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We have changed our name! Kids on the Spectrum is now called Living on the Spectrum

A night out on the NDIS supports our young men

The latest data shows one in 10 boys aged five to seven in Australia is now an NDIS participant.



When Ben Paior-Smith turned 18 he was pretty keen to head to a nightclub in his home town of Adelaide, have a few drinks and a dance, maybe even meet a girl. Not so unusual for a young person coming of age.

But his mum, Sam, was worried. “I imagined him drinking himself silly, then saying something that might lead to a coward punch and a brain injury or worse.”

Sam Paior with Sons Ben and Bailey Paior-Smith

Again, not such an unusual worry for any parent. But Ben, now 22, has Down syndrome, autism and other health conditions. It tends to complicate things.

So what did Sam, and Ben, do? We’ll come back to them, but the answer lies at the heart of one of Australia’s thorniest, and most pressing, economic and social problems – the future financial sustainability of the National Disability Insurance Scheme.

New NDIS figures published last week reveal the scheme is fast becoming a financial behemoth. More than one million people are now expected to be on the program by 2032, the NDIS annual financial sustainability report 2021-22 estimates, nearly double the current 550,000.

Its annual cost is projected to grow to almost $90bn that year, up from this financial year’s anticipated $34bn. And that is in the mid-range of assumptions, with the NDIS modelling extreme but “plausible” scenarios putting annual running costs as high as $115bn in 2032.

The latest scheme forecasts match projections in Jim Chalmers’ October budget that showed NDIS costs rising at almost 14 per cent each year for the next decade. This will easily outstrip Medicare or the aged-care system within a few years, and is increasing at more than twice the rate of both programs.

Just five years ago a Productivity Commission report on NDIS costs noted the agency running the scheme estimated that at full rollout in 2019-20 it would involve 475,000 participants at a cost of $22bn.

Sam Paior with NDIS Minister Bill Shorten

For all its many stories of lives changed for the better, there is a reckoning coming on the scheme’s broader financial sustainability. NDIS Minister Bill Shorten knows something must be done. Last week, for the first time, he specifically flagged that he was determined to curb the growth in costs, though he wouldn’t be putting current participants through the “blunt-force trauma” of cutting individual plans.

“It is growing in its cost base too quickly,” he said. “I want to moderate cost growth.”

Shorten is targeting fraud and waste in the scheme, putting $138m toward measures to combat organised crime’s infiltration of it. Australian Criminal Intelligence Commission chief Mike Phelan recently said it could be as much as 20 per cent of the overall cost.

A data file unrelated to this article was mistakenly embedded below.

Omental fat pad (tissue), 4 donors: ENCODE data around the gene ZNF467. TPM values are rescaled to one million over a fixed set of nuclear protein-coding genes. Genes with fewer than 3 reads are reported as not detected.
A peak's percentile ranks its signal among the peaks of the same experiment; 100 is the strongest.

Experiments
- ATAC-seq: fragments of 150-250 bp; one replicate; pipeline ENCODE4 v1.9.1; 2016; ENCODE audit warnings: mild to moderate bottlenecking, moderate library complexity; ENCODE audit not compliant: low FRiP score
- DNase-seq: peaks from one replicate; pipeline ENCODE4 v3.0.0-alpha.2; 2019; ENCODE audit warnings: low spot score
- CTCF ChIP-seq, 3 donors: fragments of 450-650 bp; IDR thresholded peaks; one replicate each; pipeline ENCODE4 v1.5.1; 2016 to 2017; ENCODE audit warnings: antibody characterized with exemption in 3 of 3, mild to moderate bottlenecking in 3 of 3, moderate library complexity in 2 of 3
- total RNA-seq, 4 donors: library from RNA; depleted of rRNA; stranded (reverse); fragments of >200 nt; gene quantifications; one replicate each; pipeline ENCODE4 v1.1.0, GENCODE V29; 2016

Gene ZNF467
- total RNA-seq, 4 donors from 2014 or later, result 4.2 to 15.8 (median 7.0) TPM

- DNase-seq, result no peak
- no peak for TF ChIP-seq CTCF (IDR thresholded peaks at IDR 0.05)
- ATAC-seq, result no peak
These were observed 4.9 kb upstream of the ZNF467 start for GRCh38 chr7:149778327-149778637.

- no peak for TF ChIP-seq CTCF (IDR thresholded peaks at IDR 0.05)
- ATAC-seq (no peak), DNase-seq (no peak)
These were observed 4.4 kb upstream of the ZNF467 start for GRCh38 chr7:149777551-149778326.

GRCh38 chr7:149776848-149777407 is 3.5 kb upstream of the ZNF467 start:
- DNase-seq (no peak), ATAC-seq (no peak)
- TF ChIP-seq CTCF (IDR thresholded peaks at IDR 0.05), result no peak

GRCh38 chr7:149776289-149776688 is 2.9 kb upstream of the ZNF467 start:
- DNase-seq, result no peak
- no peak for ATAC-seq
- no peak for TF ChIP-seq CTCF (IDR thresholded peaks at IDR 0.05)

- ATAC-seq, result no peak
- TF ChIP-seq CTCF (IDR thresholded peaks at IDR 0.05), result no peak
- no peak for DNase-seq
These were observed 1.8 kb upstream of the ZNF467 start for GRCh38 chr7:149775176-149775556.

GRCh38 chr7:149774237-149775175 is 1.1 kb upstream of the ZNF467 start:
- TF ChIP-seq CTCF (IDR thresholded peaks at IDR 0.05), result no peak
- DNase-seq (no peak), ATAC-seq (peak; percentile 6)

The minister is less overt about it, but he also recognises there is a big issue with the number of new participants coming on to the NDIS, particularly young people with autism and developmental delay. These are driving the growth in numbers, a fact acknowledged by the scheme’s actuary, Sarah Johnson, in Senate estimates this week.

As it stands, about one in three people currently on the scheme has autism, and more than 40 per cent of all participants are aged 14 and under.

The latest data shows one in 10 boys aged five to seven in Australia is now an NDIS participant.

Shorten does say he is concerned the scheme has become “the only lifeboat in the ocean” when it comes to support for some kids.

“We need the schools system to do more for the spiralling numbers of children with developmental delay entering the NDIS – more than 47,000 at the end of June,” he says.

But there is another strand to sustainability, and that is to make existing funding stretch further through innovation. And this is where Sam Paior and her son Ben come in.

Ben has had an NDIS plan since 2016. This means he receives a package of “reasonable and necessary” supports that allow him to live an “ordinary life”. Rather than running Ben’s package through a plan manager, it is self-managed by Sam and Ben, which allows them more flexibility in choosing supports.

With Paior a single parent with both children on the NDIS, respite is an allowable spend in the package, though Sam had better ideas.

“When Ben wanted to go out there were greater risks,” she explained.

“He doesn’t have the same ability to process or understand or mitigate risks as others. He has to be taught, possibly over and over, shown and repeated.